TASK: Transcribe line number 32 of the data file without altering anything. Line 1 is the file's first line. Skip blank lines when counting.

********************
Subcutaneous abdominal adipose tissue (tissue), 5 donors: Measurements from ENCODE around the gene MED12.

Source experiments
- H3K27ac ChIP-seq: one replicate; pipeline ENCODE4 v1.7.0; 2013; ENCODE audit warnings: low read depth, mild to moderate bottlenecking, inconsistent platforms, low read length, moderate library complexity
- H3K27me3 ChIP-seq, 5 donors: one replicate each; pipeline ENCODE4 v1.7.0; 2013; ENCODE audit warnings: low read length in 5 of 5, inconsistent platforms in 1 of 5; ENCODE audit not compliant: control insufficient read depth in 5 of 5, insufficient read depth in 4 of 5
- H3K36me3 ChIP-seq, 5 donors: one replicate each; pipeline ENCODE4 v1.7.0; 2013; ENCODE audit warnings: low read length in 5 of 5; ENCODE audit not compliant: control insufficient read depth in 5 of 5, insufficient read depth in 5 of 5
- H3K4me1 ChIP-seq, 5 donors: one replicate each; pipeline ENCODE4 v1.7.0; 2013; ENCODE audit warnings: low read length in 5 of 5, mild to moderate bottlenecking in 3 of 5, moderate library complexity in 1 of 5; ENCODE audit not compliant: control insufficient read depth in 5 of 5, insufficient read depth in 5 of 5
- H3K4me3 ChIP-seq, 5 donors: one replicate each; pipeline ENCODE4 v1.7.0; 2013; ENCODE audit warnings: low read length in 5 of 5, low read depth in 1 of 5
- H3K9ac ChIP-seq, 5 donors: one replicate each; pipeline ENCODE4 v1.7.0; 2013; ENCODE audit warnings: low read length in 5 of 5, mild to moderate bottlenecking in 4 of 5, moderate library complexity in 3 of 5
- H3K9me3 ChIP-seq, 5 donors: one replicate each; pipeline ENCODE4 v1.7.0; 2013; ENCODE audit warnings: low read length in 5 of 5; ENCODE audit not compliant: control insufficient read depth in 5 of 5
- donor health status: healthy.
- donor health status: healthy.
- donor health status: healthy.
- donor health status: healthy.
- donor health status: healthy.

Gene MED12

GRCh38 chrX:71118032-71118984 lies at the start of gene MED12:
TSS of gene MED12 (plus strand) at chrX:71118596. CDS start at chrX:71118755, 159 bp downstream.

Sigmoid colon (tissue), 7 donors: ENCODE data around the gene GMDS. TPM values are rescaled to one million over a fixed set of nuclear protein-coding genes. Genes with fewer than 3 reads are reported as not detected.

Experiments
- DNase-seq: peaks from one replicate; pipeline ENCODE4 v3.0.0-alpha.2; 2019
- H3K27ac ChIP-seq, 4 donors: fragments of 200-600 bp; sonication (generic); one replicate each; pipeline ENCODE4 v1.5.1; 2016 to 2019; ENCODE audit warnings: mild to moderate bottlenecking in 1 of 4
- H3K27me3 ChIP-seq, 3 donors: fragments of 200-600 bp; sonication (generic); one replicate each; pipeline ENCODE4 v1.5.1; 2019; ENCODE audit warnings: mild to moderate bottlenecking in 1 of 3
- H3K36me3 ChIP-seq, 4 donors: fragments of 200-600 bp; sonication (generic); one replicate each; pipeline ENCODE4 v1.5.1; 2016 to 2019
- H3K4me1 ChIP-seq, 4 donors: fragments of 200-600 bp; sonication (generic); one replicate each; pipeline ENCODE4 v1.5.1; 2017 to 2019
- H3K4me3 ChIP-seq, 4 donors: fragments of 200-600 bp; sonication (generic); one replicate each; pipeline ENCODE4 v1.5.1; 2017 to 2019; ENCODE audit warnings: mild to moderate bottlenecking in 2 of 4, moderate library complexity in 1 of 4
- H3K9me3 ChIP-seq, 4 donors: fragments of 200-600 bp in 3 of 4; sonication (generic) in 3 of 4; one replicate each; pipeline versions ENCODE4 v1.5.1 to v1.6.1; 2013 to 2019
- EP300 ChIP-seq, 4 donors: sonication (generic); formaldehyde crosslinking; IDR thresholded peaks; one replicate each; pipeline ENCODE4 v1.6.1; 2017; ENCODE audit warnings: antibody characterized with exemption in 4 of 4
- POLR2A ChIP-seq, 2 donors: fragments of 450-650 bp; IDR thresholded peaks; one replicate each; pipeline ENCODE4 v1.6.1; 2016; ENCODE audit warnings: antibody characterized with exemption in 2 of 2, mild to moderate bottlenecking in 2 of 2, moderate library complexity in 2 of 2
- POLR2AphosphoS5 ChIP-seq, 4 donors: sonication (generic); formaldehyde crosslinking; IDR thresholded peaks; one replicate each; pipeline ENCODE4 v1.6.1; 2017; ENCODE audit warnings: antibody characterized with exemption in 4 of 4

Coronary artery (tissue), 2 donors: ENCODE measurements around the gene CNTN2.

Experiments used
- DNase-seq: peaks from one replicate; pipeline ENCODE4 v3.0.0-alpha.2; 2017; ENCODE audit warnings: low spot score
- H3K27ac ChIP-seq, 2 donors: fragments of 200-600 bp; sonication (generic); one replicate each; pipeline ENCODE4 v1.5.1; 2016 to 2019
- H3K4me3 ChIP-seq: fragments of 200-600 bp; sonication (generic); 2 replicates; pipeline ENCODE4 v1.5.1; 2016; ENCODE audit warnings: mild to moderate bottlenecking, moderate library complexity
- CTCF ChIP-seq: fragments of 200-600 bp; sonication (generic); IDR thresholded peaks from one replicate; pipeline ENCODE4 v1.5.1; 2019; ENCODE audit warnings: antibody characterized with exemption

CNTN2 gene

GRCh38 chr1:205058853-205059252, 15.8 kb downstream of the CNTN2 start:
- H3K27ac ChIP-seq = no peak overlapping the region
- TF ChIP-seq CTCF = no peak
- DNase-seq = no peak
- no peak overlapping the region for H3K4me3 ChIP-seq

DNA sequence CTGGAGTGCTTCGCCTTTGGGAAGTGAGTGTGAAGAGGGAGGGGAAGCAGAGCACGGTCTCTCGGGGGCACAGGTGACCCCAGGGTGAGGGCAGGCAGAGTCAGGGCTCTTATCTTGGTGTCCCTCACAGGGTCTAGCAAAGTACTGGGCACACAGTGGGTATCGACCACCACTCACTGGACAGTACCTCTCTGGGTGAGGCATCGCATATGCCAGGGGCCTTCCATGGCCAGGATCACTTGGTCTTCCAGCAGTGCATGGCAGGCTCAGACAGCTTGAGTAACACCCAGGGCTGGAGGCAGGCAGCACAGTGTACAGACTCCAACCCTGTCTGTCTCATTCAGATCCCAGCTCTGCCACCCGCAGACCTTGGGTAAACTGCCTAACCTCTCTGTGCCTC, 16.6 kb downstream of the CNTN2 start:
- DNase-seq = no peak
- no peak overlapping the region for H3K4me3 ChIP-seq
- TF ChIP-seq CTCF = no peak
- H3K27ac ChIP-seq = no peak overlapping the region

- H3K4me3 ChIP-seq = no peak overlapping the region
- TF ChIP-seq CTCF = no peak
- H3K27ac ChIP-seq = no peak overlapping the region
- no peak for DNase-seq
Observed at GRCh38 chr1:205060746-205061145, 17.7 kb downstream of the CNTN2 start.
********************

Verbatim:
- DNase-seq: peaks from one replicate; pipeline ENCODE4 v3.0.0-alpha.2; 2017; ENCODE audit warnings: low spot score